Small Players, Big Impact: Why You Should Opt for Alternative Tech

This was originally a Mastodon thread, but, due to popular demand (lies), I am going to rehash the whole thing here.

So, please allow me to go on about what I've been doing to get a little less dependent on the whims of billionaires, surveillance capitalism, and “tech giants”. As the enshittification (see @pluralistic for more) marches on, and rich folks plan on extracting even more from everything and everyone, you're no longer just the product: you are the product AND the paying customer. Fuck. That.

Let me preface all this by saying that this is not a “mY tHrEaT mOdEL iS dIfFeReNt” situation. Thankfully, no one's threatening me. What IS different, though, is that I am extremely privileged in many ways, and I can do this kind of stuff without breaking a sweat or the bank. Goes without saying that this is not the reality for the vast majority of people, so take what I'm saying with a huge pile of salt.

First thing I've done was to get myself some hardware so I can self-host at least some stuff. In a couple of Single Board Computers (see I run the of heart of the operation: PiHole. It's my local DNS, DHCP server, and—of course—ad blocker. You know who gets blocked the most in my house? The fucking TVs. They try to phone home ALL. THE. TIME. And that's AFTER I got rid of every single Amazon Fire Stick I had.

I also have Home Assistant running on another SBC. I got rid of a bunch of “hubs” that are completely unnecessary, and I'm able to control everything through it. Lights, sensors, the works. Even “proprietary” shit like some wi-fi outlets I have were re-flashed with Tasmota or ESPHome to bypass the whole “download our app to control your device” rigmarole. You can also access your home assistant from the outside for $6.50/month (or roll your own.)

Sidebar: I have a PiHole + CloudFlare + Let's Encrypt + Traefik setup here that allows me to have a normal domain name and valid certificates internally so I don't have to worry about self-signed certs, weird ports and things of that nature. Instead of going and go through the browser warnings about the certificate, I just type and that's it.

In terms of social media, I just use Mastodon. I run my own instance (~$20/month), but, as you know, you don't have to do that. Tip your instance admin, though! I have an Instagram account, but I don't post there very often. No Facebook, Twitter/X, Bluesky, Threads, et al.

As we know, Google searches are garbage these days, so I've been using Kagi instead. It's good to have search results that are the results for the thing you've searched for, and not 12 ads, 5 YouTube videos, 3 malware sites, and 1 result buried deep down. That's $10/month for the Professional plan. They have a 300 searches trial, and a $5 plan.

With the exception of my email (which I got back when Gmail was invite-only), I have 3 “active” email addresses on domains that I own. Those used to be with Google Workspaces (back when it was called something else and free.) Those became not-free ($6 per user of each Workspace), so I just migrated all three to Proton for $191.76 for 2 years. That's about $9 a month for all 3 domains + 500 Gb of storage + VPN.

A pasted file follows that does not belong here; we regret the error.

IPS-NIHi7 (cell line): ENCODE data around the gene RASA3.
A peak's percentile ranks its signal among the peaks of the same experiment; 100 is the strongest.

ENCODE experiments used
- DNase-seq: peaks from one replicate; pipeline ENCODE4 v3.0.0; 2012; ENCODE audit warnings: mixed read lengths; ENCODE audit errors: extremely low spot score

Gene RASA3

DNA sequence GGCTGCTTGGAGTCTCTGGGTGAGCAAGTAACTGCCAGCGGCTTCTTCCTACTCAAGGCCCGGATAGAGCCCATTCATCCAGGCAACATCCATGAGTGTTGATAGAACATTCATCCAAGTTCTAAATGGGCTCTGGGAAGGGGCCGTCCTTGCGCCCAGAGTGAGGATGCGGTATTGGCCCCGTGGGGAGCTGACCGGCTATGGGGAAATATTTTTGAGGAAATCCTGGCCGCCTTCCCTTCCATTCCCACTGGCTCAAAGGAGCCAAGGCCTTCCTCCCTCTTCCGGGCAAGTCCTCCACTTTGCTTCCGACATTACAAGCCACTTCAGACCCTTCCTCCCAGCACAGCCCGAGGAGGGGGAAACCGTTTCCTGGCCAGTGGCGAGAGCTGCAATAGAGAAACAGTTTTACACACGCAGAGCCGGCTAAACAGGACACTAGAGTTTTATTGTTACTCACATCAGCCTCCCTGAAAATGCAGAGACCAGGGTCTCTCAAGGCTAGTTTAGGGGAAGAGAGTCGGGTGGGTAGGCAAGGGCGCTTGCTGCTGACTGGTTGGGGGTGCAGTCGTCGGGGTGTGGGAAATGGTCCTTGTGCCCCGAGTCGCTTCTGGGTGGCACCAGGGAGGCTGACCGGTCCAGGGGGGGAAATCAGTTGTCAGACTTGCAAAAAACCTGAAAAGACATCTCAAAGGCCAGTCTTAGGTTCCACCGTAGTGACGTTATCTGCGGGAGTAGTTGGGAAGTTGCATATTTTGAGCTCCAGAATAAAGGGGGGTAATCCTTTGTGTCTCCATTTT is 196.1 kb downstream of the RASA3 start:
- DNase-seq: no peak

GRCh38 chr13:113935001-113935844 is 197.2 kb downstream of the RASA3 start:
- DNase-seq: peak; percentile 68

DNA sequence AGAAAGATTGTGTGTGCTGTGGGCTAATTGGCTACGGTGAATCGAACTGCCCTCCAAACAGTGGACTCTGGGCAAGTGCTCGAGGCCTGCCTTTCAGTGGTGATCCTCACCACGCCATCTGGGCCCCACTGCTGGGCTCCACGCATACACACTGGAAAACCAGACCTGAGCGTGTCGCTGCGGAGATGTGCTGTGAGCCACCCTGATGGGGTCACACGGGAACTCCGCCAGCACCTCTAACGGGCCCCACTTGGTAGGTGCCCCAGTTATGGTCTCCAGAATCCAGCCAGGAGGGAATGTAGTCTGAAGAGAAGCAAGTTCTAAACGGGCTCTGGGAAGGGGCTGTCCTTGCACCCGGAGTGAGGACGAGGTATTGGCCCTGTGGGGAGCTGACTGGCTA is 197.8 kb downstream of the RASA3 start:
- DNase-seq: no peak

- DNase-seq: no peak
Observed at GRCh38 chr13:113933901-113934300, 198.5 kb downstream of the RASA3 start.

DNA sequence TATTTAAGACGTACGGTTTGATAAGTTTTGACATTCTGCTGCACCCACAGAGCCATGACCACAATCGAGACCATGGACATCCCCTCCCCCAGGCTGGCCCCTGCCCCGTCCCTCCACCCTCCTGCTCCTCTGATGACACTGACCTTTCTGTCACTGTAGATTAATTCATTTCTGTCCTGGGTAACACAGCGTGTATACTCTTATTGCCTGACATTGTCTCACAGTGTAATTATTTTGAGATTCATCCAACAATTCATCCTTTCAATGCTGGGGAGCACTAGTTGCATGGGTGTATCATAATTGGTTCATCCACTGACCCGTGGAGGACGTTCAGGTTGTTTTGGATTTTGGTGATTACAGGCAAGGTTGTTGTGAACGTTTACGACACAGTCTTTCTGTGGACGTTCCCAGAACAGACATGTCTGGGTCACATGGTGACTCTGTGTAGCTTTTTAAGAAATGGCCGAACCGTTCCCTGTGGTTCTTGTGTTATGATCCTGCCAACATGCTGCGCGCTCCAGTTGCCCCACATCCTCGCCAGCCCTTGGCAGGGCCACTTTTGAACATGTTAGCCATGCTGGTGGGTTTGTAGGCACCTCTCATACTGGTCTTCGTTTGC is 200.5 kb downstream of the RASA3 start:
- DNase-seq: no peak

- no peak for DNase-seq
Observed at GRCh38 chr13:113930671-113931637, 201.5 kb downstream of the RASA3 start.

For my (very sporadic) newsletter and (not so sporadic) blog, I went with No Medium, no Substack, none of that shit. 3 blogs/newsletters with custom domains for $9/month or $6/month if you pay for the whole year. It uses ActivityPub, so you can literally follow the blog from Mastodon. Simple and to the point.

I have a Synology NAS here for my backups. The NAS has some stock software I use to backup my phone pictures, old cloud drives, can be used as a networked Time Machine drive for my Macs, etc. I do backups of the backup on an external 12 Tb drive, and, maybe once a month, dump a ~2 Tb encrypted blob onto AWS Glacier because it's super cheap (like $2 a month). If you have any suggestions that would allow me to move elsewhere, I'm all ears. If I need to share files with anyone, I just use Proton Drive.

For my homelab, I have a small Proxmox cluster running on a few old refurbished HP EliteDesks I got for like $100 each. Also, some services like the aforementioned Home Assistant, Gitea, Octopi, Traefik, and Grafana run on podman (no Docker here) on some not-so-cheap-but-still-kinda-affordable Beelink SER3 mini PC (~$250). NixOS, btw (wink, wink)

I used to have a couple of machines on AWS, then moved to Lightsail, then ditched Amazon for Hetzner. I have my Veilid node running there, and my Gemini capsule that pretty much mirrors the blog I have with That's a simple VM that doesn't need a whole lot of resources. It's not as cheap as, say, Lightsail, but at ~€8 a month, it doesn't make me mad.

Lastly, I do drop some ~$130/year on DeleteMe. I like it, the reports are neat, and the ecosystem is just too bizarre to keep track of all the brokers and opt out by hand. There are other bits and bobs here and there, but that's pretty much the gist. It's not exactly dirt cheap, it can definitely be optimized, but it does give me at least some peace of mind and some control over my stuff.

Some other good shit:

Feedbin > Feedly > Pocket

And, look. I was a Pocket paying user for YEARS. Mozilla just forgot about it, and now Pocket has a fraction of the functionality of similar products, and it is more expensive than those similar products. Pocket Premium is $45/year while is $28 is actively developed, maintained, and has way more functionality. Another good contender in this field is Readwise. Their Reader (in beta right now) kinda blends Feedly/Feedbin with, which is neat. That goes for ~$96/year, so do the math.

2023.12.26 Update: Another solid option in this space is Omnivore. Open source and free.